A huge gold and copper mine, proposed for northwest British Columbia just 19 miles from Alaska, moved a step closer to becoming a reality this week.
Fishermen, tourism operators and tribes in Alaska, meanwhile, are raising red flags about the project and its potential to contaminate downstream Alaska waters. They are pressing the U.S. State Department to get involved.
British Columbia’s provincial government gave its approval for the Kerr-Sulphurets-Mitchell (KSM) Mine to move forward, concluding that Alaska’s salmon and water quality would suffer no ill effects as long as steps to mitigate pollution are followed. Many Alaskans strongly disagree.
If built, KSM could rival in size and scope the proposed Pebble Mine in Southwest Alaska, a hugely controversial project that has drawn international opposition because of its potential to harm the world’s largest wild sockeye salmon fishery.
KSM still needs Canadian federal government approval. A 30-day public comment period is under way and wraps up on Aug. 20.
B.C.’s approval comes on the heels of a resolution by the National Congress of American Indians opposing KSM because of how the mine could negatively affect salmon and eulachon (candlefish), key species for tribes who live in Southeast Alaska.
The KSM deposit is located near the Unuk River, a major king salmon river that begins in B.C. and empties out into Alaska’s Misty Fjords National Monument, a major tourist attraction boasting an array of marine mammals, such as whales, seals and sea lions. Misty Fjords is located in the Tongass National Forest, a temperate rainforest that covers most of Southeast Alaska.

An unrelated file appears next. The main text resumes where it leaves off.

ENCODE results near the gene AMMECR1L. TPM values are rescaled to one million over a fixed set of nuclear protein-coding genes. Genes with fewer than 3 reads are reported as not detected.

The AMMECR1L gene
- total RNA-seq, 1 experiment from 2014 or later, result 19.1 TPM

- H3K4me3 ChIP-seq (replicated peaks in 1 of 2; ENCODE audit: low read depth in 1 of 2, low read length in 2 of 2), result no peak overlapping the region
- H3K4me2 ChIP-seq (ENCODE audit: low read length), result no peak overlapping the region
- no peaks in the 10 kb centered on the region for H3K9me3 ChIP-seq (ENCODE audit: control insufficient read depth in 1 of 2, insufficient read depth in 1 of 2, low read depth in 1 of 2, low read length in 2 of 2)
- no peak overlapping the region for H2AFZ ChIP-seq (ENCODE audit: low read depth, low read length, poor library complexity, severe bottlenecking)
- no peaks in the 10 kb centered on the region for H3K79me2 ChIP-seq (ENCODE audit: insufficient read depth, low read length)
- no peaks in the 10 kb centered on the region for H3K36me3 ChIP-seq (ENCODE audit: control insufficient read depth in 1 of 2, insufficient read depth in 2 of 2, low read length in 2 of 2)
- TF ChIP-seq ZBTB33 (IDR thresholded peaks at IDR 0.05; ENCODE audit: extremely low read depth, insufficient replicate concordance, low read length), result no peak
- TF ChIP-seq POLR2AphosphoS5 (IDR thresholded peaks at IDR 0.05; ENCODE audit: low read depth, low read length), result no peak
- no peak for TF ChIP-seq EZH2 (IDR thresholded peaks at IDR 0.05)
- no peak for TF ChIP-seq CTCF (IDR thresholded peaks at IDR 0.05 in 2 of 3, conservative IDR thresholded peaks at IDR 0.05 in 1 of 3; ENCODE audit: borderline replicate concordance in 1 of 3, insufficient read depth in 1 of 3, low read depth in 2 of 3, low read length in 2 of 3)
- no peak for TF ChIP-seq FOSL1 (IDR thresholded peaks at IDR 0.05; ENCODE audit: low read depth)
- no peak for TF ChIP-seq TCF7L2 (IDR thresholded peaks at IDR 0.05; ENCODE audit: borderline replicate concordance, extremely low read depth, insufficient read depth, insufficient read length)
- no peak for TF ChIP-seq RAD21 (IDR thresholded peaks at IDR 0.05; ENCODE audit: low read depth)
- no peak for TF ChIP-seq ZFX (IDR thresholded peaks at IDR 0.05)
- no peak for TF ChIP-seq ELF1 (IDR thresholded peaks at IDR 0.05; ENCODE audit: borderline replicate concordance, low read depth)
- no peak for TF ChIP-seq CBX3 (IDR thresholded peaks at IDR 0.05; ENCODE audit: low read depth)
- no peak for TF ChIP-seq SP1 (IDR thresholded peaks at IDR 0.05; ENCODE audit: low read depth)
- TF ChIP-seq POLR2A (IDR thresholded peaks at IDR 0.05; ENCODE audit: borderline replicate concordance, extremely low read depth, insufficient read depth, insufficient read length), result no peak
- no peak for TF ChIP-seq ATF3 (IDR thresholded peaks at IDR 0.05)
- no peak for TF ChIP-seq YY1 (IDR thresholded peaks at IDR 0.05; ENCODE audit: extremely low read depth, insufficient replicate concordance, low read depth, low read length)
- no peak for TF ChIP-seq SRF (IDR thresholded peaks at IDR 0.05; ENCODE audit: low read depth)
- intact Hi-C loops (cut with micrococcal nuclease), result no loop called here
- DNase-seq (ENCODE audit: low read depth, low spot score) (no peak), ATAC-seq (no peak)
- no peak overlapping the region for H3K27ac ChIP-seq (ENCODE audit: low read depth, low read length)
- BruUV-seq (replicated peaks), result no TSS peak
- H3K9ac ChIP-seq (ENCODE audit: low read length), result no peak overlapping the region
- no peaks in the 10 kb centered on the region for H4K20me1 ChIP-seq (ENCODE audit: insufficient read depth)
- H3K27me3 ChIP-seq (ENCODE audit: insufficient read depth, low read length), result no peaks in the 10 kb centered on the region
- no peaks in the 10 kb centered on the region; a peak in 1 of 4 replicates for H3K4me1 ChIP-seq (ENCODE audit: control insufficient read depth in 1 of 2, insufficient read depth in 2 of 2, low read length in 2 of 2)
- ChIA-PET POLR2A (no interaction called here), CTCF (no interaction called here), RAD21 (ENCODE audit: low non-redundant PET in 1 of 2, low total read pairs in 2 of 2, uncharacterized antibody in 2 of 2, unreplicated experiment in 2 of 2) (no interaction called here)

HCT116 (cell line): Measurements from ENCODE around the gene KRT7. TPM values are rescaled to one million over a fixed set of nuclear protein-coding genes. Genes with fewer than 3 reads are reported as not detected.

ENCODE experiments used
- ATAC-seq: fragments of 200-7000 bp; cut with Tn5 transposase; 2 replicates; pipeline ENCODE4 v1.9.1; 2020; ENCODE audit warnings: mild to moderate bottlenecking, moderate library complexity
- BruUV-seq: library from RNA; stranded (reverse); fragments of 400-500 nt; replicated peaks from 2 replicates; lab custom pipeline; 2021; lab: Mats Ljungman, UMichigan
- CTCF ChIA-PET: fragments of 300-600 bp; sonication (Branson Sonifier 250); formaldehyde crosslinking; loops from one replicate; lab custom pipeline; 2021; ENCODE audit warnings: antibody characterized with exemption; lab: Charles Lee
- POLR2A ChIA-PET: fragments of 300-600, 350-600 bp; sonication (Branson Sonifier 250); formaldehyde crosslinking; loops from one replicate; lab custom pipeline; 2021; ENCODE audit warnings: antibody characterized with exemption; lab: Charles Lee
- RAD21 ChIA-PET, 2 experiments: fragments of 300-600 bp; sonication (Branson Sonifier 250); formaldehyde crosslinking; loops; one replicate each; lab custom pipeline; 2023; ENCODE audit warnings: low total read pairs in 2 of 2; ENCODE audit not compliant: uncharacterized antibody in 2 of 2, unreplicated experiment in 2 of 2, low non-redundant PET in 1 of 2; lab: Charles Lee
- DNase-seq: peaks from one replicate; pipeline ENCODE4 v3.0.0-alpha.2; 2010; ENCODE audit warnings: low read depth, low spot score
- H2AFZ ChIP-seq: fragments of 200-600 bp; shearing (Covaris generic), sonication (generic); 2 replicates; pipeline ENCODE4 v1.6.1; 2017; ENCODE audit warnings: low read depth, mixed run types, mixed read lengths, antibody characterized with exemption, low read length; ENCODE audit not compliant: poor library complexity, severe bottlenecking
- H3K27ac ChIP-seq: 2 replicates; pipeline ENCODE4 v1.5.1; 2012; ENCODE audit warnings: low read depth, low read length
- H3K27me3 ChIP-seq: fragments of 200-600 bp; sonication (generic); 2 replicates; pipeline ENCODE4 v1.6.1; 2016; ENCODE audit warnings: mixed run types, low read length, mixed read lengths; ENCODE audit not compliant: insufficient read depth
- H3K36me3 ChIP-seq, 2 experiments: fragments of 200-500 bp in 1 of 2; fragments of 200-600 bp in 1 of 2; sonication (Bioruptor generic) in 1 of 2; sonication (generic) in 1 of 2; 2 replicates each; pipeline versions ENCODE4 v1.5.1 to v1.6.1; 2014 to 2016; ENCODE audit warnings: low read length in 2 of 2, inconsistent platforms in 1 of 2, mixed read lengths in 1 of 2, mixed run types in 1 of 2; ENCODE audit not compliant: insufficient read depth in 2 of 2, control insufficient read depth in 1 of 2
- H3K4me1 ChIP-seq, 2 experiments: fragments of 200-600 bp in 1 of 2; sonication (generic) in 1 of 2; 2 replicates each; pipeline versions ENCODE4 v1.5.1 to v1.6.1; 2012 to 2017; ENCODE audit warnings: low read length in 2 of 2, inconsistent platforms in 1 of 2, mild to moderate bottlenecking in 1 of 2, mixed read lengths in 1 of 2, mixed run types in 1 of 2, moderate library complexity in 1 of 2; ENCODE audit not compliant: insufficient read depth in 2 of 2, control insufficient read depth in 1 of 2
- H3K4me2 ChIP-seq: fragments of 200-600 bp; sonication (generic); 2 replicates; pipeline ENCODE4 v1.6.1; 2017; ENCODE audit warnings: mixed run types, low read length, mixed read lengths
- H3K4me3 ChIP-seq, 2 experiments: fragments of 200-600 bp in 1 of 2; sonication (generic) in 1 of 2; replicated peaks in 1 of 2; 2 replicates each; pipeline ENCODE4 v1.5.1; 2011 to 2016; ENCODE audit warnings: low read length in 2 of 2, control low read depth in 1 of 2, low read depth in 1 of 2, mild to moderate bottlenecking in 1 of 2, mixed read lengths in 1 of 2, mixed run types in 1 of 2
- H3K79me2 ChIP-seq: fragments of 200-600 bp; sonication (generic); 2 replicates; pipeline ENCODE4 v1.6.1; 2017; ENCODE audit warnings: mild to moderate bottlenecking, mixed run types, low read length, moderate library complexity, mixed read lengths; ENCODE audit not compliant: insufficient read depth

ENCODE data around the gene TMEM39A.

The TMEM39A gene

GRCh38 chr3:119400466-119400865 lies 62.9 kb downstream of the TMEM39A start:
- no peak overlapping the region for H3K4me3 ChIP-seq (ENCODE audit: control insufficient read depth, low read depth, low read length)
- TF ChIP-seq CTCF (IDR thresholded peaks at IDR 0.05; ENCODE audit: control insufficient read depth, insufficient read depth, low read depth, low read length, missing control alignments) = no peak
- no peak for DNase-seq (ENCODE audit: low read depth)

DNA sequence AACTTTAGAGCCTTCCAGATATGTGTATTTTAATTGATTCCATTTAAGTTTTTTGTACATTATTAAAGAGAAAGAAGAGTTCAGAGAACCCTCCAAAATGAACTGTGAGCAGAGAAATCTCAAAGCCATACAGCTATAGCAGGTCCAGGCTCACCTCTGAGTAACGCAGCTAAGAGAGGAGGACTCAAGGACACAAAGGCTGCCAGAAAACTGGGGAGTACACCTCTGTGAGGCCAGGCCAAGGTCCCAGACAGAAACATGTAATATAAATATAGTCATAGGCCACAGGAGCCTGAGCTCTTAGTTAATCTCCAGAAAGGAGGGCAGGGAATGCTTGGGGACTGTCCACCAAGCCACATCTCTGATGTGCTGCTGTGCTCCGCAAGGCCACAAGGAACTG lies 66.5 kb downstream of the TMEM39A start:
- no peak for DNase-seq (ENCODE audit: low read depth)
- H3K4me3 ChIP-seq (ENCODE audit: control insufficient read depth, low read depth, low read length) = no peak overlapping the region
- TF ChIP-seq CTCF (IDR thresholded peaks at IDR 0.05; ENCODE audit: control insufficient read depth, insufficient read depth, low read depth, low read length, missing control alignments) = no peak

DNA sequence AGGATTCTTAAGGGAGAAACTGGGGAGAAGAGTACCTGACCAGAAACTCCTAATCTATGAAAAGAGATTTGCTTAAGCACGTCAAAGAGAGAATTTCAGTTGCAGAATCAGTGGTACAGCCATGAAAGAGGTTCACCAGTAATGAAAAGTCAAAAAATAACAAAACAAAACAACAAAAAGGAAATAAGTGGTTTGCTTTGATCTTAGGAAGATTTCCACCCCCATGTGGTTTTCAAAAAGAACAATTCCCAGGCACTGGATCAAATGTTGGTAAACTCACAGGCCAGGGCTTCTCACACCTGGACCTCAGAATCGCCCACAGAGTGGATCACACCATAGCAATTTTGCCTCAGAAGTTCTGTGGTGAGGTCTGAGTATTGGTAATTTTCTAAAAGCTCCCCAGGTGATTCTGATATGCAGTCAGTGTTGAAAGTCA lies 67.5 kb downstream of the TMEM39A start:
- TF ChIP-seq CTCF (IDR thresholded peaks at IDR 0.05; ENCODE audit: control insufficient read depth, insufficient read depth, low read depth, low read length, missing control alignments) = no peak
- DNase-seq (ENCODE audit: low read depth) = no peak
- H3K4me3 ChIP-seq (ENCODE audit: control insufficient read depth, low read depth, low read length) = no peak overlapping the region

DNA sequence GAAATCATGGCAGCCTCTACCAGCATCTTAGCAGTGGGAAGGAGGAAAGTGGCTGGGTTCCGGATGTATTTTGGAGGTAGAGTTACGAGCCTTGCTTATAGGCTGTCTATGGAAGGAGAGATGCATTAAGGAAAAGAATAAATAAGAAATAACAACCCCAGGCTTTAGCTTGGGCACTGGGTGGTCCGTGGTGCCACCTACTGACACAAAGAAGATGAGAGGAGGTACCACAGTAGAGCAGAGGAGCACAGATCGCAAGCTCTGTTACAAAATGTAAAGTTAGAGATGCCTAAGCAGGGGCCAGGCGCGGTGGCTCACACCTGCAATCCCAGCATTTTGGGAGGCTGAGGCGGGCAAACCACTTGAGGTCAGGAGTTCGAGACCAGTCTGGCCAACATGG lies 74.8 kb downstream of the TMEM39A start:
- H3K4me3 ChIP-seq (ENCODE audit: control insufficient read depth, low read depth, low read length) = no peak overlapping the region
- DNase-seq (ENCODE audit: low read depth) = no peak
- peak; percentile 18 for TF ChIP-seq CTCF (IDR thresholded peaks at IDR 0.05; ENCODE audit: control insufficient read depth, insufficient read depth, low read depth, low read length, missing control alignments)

Trout Unlimited Alaska is working with a broad coalition of sport and commercial fishermen, tribal leaders, tourism entrepreneurs and others to get U.S. federal officials involved to ensure that Southeast Alaska’s billion-dollar fishing and tourism industries are protected. KSM is one of five Canadian mines located in transboundary watersheds (the Taku, Stikine and Unuk) and are part of a larger push by B.C. to develop its natural resources.
The Taku River is Southeast Alaska’s single largest overall salmon producer, and Southeast’s largest producer of coho and king salmon. The Stikine is Southeast’s second largest salmon producer. The Unuk is one of the top four king salmon producers in the region and its eulachon run provides an important subsistence fishery.
A group of fishermen and tribal leaders flew to Washington, D.C., last spring to meet with Alaska’s congressional delegation as well as officials from the State Department and the Environmental Protection Agency to express their concern. U.S. Sens. Mark Begich and Lisa Murkowski, along with Rep. Don Young responded within days, sending a letter to U.S. Secretary of State John Kerry, asking him and his staff to take up the matter with their Canadian counterparts. The State Department responded several days later saying officials would take it up at their next bilateral meeting with Canada.
To learn more and send public comment, visit www.salmonbeyondborders.org